Regarding the president's comments about the Muslim center and mosque
near the site of 9/11, let's have some straight talk about exactly what
Obviously this latest example of the president's instinct to say whatever is on his mind, despite the damage it does to Democrats running for reelection, was damaging to Democrats.
But whether one believes the president was intrinsically right or wrong (I believe he was right) and politically smart or stupid (I believe it was stupid), the larger truth of this important matter is the open appeal to racism, bigotry and fear by a vocal minority of Republicans.
I call on all principled conservatives and Republicans to denounce the appeal to racism, bigotry and fear that is demonstrated in certain Republican circles, including a former Republican Speaker of the House and a former Republican candidate for the vice presidency.
But in the end, this decision should be made by the local community without gratuitous opining by the president, without appeals to bigotry by Republicans who are not in the community, without the rancor and bitterness that does our nation no service, and without the promoting of bigotry or fear of Muslims that does real harm to American troops serving in combat in Muslim nations.
In this matter we are not talking about a few hateful nuts who hold posters at rallies that compare President Obama to Adolf Hitler.
This is sickening. This is un-American. This does real, material and imminent damage to American troops serving in Muslim lands. It does real, material and imminent damage to America's security in the world, and America's ability to compete in the battle of ideas in which the overwhelming majority of Muslims around the world abhor murder, terrorism and killing of innocent people.
For all of his imperfections, I give former President George W. Bush great credit for this: He understood that most Muslims abhor terrorism and violence. He understood that American Muslims who are as red, white and blue patriotic as American Christians, American Jews, Americans who believe in the Church of Latter Day Saints, and Americans of all diverse faiths are part of our national community and part of our national battle against those who murdered our brothers and sisters in September of 2001.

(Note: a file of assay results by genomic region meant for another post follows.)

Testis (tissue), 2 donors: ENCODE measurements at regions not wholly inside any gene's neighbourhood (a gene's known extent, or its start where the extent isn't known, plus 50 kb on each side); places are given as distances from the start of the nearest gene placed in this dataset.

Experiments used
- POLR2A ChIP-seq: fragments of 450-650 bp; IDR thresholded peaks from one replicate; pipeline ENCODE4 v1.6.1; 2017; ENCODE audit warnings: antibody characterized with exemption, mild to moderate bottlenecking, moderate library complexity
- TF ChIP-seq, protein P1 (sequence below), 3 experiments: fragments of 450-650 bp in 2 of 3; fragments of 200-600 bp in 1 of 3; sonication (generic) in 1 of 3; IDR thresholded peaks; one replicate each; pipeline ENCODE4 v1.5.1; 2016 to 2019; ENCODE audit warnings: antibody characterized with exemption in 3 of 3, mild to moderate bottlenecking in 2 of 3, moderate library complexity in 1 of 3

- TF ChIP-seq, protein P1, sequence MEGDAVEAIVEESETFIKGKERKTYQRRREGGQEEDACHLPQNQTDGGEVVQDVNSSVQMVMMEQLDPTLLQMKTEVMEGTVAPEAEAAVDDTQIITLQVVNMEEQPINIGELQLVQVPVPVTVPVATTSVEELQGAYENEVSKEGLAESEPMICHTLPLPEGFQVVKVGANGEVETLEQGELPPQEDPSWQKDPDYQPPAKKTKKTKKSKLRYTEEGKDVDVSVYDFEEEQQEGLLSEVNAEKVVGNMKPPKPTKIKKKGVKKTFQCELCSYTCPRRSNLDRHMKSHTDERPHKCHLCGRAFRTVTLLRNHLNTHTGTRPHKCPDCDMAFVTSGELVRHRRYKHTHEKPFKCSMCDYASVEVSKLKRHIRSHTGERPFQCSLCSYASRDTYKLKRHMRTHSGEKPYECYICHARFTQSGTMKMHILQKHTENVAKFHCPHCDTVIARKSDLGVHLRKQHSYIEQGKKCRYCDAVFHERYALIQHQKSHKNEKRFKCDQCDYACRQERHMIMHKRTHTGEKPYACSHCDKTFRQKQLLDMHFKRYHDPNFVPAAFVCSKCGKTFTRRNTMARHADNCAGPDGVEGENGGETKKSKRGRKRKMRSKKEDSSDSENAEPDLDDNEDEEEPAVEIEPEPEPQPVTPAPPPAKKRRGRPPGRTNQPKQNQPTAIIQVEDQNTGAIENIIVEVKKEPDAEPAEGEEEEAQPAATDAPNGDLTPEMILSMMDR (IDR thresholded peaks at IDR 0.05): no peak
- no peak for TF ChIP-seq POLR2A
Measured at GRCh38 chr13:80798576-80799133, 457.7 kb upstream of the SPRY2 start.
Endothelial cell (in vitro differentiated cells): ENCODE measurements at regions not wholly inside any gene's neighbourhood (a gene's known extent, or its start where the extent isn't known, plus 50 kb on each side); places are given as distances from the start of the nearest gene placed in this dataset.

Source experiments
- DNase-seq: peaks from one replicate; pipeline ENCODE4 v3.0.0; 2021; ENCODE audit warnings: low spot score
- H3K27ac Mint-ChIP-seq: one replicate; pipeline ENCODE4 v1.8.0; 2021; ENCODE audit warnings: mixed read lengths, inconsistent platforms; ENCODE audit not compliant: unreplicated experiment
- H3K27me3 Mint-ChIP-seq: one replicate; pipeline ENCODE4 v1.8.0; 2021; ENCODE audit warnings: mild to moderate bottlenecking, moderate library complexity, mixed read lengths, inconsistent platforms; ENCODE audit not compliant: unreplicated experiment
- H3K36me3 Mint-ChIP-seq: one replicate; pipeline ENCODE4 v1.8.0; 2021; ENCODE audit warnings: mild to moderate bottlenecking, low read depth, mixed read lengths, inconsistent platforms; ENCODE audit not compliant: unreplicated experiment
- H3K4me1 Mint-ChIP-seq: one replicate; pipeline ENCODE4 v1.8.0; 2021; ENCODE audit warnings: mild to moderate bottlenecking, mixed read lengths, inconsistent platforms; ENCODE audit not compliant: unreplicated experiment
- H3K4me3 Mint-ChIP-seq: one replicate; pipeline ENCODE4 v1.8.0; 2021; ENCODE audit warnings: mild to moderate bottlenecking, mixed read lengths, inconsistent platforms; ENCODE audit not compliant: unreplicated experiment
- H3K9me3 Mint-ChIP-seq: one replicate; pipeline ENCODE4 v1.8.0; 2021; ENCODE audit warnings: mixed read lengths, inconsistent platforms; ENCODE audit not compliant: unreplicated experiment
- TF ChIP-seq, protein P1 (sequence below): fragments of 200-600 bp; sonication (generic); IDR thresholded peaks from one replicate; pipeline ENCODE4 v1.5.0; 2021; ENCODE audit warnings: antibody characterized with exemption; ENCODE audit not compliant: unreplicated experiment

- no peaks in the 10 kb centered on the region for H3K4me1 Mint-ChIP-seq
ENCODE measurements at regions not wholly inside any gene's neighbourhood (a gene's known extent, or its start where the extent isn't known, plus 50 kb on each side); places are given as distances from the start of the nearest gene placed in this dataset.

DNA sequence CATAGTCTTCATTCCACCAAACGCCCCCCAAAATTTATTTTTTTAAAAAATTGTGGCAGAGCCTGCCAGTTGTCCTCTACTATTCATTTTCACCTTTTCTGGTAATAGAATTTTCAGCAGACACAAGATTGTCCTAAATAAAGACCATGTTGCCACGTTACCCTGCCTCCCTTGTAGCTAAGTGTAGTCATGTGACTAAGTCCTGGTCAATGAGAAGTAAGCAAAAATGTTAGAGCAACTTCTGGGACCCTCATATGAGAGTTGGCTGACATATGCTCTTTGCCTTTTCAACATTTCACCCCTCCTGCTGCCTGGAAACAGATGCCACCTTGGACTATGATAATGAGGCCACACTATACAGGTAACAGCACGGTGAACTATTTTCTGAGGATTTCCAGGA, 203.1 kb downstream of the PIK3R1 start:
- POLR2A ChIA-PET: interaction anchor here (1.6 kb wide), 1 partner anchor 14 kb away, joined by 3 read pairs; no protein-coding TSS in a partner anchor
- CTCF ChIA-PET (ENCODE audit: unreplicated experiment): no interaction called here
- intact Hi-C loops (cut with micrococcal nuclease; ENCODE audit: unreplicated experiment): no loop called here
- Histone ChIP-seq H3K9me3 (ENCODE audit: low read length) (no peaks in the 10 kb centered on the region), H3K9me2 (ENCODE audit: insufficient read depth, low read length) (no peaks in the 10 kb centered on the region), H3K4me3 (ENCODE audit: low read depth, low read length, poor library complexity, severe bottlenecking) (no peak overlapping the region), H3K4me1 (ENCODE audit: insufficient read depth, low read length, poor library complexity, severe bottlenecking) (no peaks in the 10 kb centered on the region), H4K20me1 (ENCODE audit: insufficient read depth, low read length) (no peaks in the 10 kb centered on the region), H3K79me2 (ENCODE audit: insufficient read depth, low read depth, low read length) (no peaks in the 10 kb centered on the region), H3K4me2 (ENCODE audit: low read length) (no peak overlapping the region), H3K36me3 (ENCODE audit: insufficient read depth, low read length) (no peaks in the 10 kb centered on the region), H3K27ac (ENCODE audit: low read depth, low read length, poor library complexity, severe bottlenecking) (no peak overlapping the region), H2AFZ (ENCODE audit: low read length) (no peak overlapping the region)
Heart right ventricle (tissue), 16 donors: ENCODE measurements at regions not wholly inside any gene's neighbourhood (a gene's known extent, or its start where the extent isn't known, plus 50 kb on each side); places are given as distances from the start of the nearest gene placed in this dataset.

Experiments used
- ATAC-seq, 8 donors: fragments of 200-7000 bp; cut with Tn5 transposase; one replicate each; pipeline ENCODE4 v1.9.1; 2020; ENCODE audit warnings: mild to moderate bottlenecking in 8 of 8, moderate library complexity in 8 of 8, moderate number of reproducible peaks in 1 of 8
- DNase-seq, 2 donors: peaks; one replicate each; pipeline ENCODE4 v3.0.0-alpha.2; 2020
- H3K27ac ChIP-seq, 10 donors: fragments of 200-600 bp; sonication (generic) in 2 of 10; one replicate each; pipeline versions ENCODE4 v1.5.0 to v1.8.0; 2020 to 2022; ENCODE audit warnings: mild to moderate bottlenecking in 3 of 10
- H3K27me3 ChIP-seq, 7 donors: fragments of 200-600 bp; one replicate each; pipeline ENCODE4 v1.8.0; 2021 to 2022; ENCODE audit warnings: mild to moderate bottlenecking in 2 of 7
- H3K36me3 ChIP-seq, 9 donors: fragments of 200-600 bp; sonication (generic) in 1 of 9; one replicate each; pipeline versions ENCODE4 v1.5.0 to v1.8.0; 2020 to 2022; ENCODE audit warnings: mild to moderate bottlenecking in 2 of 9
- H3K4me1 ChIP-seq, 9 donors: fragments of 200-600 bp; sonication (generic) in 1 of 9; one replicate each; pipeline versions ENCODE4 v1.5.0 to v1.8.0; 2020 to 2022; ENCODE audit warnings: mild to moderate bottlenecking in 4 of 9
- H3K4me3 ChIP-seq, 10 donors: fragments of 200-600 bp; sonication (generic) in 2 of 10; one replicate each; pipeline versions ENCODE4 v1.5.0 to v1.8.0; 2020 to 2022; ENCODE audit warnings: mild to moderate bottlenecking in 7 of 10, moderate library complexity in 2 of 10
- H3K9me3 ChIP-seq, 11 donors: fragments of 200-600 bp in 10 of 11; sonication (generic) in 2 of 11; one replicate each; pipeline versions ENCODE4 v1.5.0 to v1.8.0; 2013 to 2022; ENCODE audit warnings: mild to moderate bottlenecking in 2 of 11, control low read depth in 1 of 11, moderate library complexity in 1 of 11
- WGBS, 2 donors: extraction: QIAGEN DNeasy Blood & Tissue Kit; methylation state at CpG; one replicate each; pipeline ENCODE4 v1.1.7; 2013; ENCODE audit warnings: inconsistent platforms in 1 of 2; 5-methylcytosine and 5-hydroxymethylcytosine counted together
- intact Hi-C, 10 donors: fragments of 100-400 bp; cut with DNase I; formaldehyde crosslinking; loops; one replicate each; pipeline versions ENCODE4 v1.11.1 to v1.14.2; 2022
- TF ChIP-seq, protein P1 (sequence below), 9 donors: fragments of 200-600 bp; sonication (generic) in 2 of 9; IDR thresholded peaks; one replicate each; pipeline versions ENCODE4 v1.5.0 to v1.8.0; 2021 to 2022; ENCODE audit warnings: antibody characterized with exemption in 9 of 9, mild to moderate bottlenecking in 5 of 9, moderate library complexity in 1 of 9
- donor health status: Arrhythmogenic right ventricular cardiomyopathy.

We now have the sad, sorry and sickening spectacle of certain Republicans attacking Muslims simply because they are Muslims.
Through attack and innuendo they suggest that even patriotic American Muslims should be feared and ostracized with the slander that they are not fully Americans, with the innuendo that that they are not fully loyal to our country, and with the lie that they may be secretly friendly to terrorism because their faith happens to be Muslim.
This is the Big Lie, and the answer to the Big Lie is the Big Truth: that this kind of politics of bigotry and fear is un-American to the core. It violates the cardinal rule of the great American community, that we are a land of disparate people who come together behind shared values and shared visions of a nation that rises above bigotry and fear of those of different races, religions, colors, creeds, accents and personal preferences.
These voices of hate are not the voices of Ronald Reagan or Barry Goldwater.
These voices of bigotry and fear are not the voices of William F. Buckley or George W. Bush.